Media Advisory

Friday, July 12, 2019

Moderate calorie restriction in young and middle-aged adults significantly reduces heart and metabolic risk factors independent of weight loss


Moderately reducing caloric intake over a period of two years significantly improved cardiometabolic risk factors in young and middle-aged, non-obese adults, according to new findings from the Comprehensive Assessment of Long-term Effects of Reducing Intake of Energy (CALERIE) trial. The study is a multicenter randomized controlled trial supported by the National Institute on Aging (NIA) and the National Institute of Diabetes and Digestive and Kidney Diseases (NIDDK) at the National Institutes of Health.

According to the researchers, there are no pharmacologic agents with such profound effects on such a broad range of cardiometabolic risk factors. The study published online July 11, 2019, and in the September print edition of The Lancet Diabetes & Endocrinology. The paper was authored by a team led by CALERIE study principal investigator Dr. William E. Kraus, M.D., of Duke University School of Medicine, Durham, North Carolina.

Compared to the control group, the calorie restriction group experienced significant improvements in multiple cardiometabolic risk factors, including waist circumference, blood pressure, HDL cholesterol, LDL cholesterol, triglycerides, insulin sensitivity and fasting glucose, and C-reactive protein (a marker of systemic inflammation associated with multiple chronic conditions and diseases of age).

Calorie restriction was found to improve risk factors for the development of atherosclerotic cardiovascular disease and related deaths well below clinical risk thresholds. This speaks to the impact that the dietary practice might have, even when adopted by younger people in good health.

CALERIE was the first trial that investigated the effects of two-year caloric restriction in humans, following on evidence from several model organisms showing that calorie restriction increased both health span and life span. Over 200 young and middle-aged normal-weight or moderately overweight adults were randomly assigned to follow either a calorie restriction diet or their usual diets. After two years, participants in the experimental group had reduced their daily caloric intake by 12% and maintained, on average, a 10% loss in body weight.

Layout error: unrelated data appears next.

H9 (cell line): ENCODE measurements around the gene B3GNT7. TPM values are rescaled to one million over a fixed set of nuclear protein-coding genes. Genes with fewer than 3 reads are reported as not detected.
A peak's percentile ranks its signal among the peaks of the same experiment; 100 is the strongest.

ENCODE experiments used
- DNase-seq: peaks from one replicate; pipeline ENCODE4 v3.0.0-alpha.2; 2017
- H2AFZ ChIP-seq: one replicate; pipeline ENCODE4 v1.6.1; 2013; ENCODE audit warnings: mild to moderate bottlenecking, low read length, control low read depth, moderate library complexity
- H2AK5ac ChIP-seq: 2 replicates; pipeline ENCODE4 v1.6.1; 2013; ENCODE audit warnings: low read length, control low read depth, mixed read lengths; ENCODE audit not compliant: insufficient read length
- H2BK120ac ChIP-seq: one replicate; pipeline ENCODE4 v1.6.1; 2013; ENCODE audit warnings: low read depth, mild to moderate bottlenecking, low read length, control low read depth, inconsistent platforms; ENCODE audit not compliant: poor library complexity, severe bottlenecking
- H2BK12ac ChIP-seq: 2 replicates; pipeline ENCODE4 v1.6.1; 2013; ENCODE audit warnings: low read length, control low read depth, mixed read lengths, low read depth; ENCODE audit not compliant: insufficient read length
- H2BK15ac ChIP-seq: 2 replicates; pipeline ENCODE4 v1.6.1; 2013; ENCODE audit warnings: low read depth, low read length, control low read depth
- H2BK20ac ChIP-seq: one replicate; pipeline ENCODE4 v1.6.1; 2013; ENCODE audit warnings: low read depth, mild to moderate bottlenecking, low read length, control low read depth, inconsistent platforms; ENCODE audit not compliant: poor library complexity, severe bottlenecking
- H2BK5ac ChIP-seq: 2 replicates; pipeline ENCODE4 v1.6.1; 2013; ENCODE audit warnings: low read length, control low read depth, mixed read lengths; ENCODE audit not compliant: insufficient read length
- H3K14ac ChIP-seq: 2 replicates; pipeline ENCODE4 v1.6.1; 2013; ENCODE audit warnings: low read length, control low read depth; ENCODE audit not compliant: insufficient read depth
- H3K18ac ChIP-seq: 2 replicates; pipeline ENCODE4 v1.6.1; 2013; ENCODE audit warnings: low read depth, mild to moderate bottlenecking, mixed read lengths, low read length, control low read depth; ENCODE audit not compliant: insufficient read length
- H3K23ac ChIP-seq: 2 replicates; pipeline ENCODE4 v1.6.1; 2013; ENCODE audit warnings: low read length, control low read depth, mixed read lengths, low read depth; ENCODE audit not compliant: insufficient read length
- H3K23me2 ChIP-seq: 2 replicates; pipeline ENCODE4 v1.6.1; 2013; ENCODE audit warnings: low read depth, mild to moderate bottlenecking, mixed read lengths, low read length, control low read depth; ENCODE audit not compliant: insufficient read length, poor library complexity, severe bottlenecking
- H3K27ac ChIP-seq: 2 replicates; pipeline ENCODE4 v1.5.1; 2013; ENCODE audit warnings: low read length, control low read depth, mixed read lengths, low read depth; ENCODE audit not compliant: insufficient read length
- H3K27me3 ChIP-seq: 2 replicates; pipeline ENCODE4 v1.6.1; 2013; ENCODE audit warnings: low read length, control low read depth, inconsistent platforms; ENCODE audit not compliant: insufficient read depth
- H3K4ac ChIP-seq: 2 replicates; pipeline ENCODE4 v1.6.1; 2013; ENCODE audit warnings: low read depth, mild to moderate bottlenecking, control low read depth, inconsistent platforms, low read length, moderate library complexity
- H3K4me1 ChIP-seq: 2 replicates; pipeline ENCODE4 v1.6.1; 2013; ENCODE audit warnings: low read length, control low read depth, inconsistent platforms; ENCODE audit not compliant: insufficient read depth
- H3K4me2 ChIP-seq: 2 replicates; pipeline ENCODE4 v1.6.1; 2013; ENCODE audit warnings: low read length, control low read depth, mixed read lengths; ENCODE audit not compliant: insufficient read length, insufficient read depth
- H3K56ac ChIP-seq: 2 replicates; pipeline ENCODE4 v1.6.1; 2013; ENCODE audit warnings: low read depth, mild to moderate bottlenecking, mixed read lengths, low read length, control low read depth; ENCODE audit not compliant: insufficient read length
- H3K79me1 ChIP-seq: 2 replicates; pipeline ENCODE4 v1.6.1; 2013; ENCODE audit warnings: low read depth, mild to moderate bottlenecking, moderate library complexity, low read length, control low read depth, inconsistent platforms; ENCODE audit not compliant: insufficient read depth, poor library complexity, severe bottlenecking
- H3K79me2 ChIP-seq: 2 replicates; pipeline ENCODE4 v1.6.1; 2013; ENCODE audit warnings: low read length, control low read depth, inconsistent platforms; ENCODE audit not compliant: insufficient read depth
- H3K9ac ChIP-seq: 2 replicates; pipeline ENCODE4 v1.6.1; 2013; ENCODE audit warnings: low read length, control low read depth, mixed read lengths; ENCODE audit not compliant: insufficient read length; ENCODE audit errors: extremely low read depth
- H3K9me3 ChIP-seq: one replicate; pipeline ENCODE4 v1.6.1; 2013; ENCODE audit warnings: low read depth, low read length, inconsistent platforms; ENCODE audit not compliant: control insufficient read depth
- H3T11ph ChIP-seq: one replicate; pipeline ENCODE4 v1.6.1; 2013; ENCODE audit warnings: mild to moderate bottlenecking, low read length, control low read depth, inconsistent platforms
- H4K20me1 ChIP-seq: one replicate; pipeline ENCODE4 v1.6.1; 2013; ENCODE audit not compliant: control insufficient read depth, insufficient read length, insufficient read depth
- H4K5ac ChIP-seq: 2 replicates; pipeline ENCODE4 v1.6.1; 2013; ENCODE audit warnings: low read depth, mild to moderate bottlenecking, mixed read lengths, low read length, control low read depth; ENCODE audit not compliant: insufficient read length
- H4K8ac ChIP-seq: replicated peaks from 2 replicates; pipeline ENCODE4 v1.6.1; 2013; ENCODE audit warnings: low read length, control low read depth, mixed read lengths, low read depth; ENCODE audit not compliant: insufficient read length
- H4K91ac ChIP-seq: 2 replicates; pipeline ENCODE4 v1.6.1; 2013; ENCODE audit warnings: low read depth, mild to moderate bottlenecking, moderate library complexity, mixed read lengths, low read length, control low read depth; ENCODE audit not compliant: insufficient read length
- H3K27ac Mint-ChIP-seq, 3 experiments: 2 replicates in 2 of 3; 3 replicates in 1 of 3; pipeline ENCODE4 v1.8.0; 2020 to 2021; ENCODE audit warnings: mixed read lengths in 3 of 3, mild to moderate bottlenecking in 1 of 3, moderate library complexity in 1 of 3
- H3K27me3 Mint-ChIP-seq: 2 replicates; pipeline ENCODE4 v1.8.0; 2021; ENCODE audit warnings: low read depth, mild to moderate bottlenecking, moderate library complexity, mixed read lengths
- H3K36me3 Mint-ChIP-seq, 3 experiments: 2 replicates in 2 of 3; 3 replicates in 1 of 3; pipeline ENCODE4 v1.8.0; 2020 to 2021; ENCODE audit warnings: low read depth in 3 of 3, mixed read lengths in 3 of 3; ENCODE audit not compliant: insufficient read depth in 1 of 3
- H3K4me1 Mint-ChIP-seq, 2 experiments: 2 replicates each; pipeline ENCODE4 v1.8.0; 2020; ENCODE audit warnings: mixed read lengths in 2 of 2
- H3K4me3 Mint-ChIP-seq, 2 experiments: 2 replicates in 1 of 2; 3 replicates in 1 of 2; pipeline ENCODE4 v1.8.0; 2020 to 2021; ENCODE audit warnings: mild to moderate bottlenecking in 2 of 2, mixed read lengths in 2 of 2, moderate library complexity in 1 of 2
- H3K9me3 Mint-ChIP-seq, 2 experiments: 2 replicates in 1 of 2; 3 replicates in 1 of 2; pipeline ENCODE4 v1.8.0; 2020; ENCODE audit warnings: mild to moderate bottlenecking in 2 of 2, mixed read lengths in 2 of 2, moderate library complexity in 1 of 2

NIH spokespeople can provide important context about this study, such as:

  • Explaining the design of the CALERIE trial, including the methods used to ensure adherence of participants to caloric restriction
  • Sharing details about the previously reported findings from the CALERIE study
  • Providing background on NIA-funded research on aging, including calorie restriction studies in  animal models
  • Reviewing the growing body of evidence that links calorie restriction and a variety of health-related effect


  • Giovanna Zappalà, Ph.D., M.P.H., Health Scientist Administrator, Clinical Gerontology Branch, Division of Geriatrics and Clinical Gerontology, National Institute on Aging, NIH
  • Evan Hadley, M.D., Director, Division of Geriatrics and Clinical Gerontology, National Institute on Aging, NIH

NIH is the sole funder of the CALERIE study.


NIA spokespeople are available for interviews by phone or email.

Kraus will discuss these findings in a podcast produced by The Lancet, as well as the public health implications of calorie restriction on incidence of atherosclerotic cardiovascular disease.

About the National Institute on Aging (NIA): The NIA leads the federal government effort conducting and supporting research on aging and the health and well-being of older people. The Institute’s broad scientific program seeks to understand the nature of aging and to extend the healthy, active years of life. For more information on research, aging, and health, go to

About the National Institute of Diabetes and Digestive and Kidney Diseases (NIDDK): The NIDDK, part of the NIH, conducts and supports basic and clinical research and research training on some of the most common, severe, and disabling conditions affecting Americans. The Institute’s research interests include diabetes and other endocrine and metabolic diseases; digestive diseases, nutrition, and obesity; and kidney, urologic, and hematologic diseases. For more information, visit

About the National Institutes of Health (NIH): NIH, the nation's medical research agency, includes 27 Institutes and Centers and is a component of the U.S. Department of Health and Human Services. NIH is the primary federal agency conducting and supporting basic, clinical, and translational medical research, and is investigating the causes, treatments, and cures for both common and rare diseases. For more information about NIH and its programs, visit

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